What specifications would I need on a desktop to edit 1080p HD Video?

I'm a video editor. I purchased a camera recently that films in 1080p HD video. I currently edit in Sony Vegas on a Windows 7 machine, that was fine for standard video, but I need a more powerful machine to edit in Sony as it lags massively skipping many frames at a time with this laptop! What are the components of a good HD-Video editing computer? Is it ram, graphics card, processor that enables it to run these video editing programs in order to edit HD videos? If so, what are the requirements or minimum specifications you would suggest?

Thanks all!

1 Answer

  • 9 years ago
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    1) There are two routes you can go, you can either get a traditional desktop PC, or you can get a workstation. A workstation is basically a mix between a server and a desktop that has special features that PCs don't, most notably the ability to use multiple CPUs at the same time, SAS, etc... They are also slightly more stable than desktops. If money isn't a concern, and you want professional level editing and speed, go with the workstation. If this is just for personal/hobbyist use, go with a desktop. I'll describe the desktop approach below, but you can research the workstation option from those more knowledgeable in workstations than myself.

    2) In any video editing machine, you'll want lots of brute force. That means lots of threads/processing power and lots of RAM. Get as much RAM as you can get, 1600MHz minimum speed. 16GB is probably the minimum I'd recommend for 1080p editing, but you can go up to 32GB or even 64GB. You'll also want as many threads as possible.

    The Core i7-2000 series and 3000 series CPUs offer anywhere between 8 and 12 threads, depending on the specific model (4 core vs 6 core, 2 threads per core). Opt for these CPUs if possible. If money is no issue, the $1000 Core i7-3960x is the best money can buy right now for desktops. Next best is the i7-3930k, which offers 95% the same performance as the $1000 CPU but at half the cost. If you are on a budget, I'd recommend the ~$330 Core i7-2700k or i7-3770k, which offer about 75% of the $1000 CPU. If you are really on a tight budget, a comparable Core i5 would do as well. No matter what, try to get an unlocked k-series or x-series CPU. These will allow you to overclock your CPU to get extra performance. Make sure the motherboard you get is compatible with your CPU.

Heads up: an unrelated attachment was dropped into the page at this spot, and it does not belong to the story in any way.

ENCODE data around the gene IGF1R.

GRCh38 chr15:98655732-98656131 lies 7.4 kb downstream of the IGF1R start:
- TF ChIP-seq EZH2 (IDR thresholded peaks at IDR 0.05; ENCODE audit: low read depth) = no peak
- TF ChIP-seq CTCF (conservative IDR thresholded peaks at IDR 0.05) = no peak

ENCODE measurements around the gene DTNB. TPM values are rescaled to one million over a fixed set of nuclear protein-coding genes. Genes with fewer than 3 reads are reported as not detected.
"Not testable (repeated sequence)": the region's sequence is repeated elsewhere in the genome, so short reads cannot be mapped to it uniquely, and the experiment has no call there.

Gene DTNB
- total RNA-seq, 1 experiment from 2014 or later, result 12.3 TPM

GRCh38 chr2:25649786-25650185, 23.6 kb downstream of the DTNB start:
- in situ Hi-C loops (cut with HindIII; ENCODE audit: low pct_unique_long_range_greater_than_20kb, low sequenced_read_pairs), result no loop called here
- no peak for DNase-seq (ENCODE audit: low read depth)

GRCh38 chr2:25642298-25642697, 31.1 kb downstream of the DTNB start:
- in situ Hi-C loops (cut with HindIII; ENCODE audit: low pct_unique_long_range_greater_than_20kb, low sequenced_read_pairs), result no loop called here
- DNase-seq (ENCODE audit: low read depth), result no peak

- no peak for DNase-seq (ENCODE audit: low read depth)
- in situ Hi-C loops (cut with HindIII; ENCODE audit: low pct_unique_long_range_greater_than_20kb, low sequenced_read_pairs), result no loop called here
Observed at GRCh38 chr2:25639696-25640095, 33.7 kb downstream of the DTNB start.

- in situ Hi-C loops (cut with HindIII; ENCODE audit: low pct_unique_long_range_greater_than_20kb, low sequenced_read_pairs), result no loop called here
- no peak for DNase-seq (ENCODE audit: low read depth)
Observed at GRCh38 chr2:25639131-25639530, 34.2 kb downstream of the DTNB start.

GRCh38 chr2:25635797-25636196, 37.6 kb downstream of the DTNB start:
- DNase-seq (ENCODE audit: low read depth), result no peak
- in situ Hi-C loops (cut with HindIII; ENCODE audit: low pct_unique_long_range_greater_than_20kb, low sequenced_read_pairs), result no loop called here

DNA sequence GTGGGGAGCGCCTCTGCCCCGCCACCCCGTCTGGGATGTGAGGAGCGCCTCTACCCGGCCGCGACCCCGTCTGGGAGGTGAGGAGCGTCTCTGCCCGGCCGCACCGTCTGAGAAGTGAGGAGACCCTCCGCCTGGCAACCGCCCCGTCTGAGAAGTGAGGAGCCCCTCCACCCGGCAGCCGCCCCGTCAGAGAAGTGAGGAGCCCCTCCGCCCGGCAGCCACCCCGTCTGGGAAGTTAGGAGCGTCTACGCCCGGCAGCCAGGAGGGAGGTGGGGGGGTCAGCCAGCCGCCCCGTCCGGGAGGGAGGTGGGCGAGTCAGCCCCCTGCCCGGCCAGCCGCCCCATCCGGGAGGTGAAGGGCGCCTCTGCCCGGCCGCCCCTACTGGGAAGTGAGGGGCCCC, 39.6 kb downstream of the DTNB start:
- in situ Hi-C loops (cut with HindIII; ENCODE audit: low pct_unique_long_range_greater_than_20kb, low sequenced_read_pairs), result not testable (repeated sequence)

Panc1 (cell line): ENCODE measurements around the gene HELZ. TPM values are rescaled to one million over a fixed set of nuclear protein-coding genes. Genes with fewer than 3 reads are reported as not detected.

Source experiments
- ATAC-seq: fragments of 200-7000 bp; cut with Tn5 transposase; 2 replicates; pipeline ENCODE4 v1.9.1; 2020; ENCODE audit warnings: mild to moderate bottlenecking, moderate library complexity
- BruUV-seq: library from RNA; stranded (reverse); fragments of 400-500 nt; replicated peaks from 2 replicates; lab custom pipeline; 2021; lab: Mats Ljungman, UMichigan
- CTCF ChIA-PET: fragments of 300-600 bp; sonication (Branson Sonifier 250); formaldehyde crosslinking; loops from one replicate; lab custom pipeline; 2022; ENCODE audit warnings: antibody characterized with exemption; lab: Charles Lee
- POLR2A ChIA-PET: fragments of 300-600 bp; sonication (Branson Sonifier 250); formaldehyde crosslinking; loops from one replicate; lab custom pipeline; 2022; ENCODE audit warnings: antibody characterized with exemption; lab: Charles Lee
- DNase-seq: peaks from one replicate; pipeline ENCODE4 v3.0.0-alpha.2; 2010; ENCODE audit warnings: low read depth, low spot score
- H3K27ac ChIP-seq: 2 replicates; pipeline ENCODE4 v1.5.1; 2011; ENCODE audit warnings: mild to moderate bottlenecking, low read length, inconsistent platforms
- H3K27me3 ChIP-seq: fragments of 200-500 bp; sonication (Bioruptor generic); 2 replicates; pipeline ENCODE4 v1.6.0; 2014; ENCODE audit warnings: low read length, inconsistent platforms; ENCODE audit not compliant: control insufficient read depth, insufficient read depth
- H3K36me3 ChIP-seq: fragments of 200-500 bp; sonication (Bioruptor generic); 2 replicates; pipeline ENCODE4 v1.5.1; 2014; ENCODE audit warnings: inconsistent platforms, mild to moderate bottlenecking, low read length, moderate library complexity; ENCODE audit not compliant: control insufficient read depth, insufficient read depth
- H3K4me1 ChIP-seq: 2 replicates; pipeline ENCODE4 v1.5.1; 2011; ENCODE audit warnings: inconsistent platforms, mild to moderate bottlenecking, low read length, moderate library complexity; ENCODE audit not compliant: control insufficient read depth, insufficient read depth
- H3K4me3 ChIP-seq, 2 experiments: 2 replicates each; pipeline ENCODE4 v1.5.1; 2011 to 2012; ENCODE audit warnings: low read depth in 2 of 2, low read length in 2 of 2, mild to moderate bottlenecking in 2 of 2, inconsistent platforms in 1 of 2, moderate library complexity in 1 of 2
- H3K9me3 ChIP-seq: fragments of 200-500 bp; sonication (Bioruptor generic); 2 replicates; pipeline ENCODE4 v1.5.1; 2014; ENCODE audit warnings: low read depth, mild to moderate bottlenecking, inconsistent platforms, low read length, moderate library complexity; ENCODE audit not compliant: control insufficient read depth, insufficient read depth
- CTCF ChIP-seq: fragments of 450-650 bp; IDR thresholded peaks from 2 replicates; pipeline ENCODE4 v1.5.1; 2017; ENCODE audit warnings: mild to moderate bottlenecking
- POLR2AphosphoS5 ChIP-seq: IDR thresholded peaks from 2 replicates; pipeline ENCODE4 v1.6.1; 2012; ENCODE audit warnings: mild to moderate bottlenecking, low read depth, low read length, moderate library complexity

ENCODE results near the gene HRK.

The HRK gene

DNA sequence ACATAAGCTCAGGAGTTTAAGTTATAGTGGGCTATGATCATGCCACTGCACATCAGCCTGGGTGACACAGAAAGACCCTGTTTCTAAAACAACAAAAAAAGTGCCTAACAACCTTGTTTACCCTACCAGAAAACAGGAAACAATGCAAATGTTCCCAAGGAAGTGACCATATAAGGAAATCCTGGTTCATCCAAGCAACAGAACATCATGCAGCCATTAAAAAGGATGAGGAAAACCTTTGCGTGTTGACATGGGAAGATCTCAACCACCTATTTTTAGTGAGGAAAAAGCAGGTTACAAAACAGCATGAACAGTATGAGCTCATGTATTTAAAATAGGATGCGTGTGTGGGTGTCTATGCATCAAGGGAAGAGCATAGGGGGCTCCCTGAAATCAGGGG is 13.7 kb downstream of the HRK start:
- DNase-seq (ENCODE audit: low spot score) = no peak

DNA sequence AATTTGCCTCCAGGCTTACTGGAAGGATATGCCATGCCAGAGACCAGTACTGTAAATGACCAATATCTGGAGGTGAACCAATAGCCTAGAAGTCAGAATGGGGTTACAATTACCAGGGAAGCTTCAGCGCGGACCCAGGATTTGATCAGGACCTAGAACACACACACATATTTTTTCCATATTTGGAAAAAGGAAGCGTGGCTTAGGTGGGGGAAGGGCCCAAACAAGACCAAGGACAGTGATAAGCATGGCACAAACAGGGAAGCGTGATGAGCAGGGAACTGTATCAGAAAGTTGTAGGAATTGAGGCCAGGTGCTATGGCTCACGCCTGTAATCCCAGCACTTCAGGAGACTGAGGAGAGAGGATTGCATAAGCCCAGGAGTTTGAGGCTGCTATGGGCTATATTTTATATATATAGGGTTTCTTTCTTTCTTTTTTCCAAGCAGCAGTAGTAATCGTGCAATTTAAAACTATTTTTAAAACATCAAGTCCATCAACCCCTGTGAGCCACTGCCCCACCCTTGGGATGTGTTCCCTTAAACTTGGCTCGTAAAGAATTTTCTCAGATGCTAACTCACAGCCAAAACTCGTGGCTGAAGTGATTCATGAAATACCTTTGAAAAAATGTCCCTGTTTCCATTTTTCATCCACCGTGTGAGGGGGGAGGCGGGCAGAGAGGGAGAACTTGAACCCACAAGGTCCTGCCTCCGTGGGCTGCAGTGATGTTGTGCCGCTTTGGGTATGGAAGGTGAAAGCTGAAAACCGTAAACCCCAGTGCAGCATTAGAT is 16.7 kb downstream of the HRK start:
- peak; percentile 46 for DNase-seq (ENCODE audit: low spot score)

3) (optional)

    If you want to take advantage of Intel's QuickSync technology, you will need a motherboard that can do so, as well as a CPU with a GPU. Z68, Z75, and Z77 motherboards offer this technology. A graphics card isn't really necessary for video editing, since the best video editing software brute forces the encoding via software, and not hardware. Hardware encoding (Intel Quicksync, AMD APP, NVidia CUDA) can reduce image quality. The only decent one is Intel's Quicksynce, which I've already explained.

    4) Also, invest in a good RAID setup. This is often the most overlooked aspect of a video editing system. Storage is the biggest bottleneck in modern systems. What good is a $1000 CPU if it's being slowed down by a poorly performing HDD that can't deliver data fast enough?

    I'd recommend RAID 10, since you will get both redundancy, and a nice performance boost. However, for such a setup, you will need at least 4 identical storage devices. You could also go the RAID 0 route, but you won't get the redundancy of RAID 10.

    Western Digital RE4 drives are good, as well as Samsung Spinpoint F3s and F4EGs. Avoid Western Digital Caviar Black drives: they are excellent drives, but they don't support RAID. Avoid other brands if possible. Western Digital has the best reliability by far, followed closely by Samsung, although don't wait on Samsung, since they were just bought out by Seagate. Obviously, you'll need a lot of space for raw videos. Buy as much as you deem necessary.

    If money is no object, you can just get a huge RAID 5 array of SSDs. With good enough SSD storage, you can edit 1080p in real time or better. SSDs are about $1/GB at the time of writing. SSDs also don't need RAID 10 or 0 to boost their performance, which allows for maximum efficiency of space, while still getting performance and redundancy via RAID 5.

    5) Make sure all your other components are suitable as well. You'll need a reliable PSU, a motherboard with all the proper connections and slots, optical drives (if necessary), a good CPU cooler for overclocking, and a good case with plenty of airflow. All in all, the minimum would probably be around $1000 for a Core i5 based system or $1300 for a Core i7 based system. Obviously, the sky's the limit if you want to go higher.

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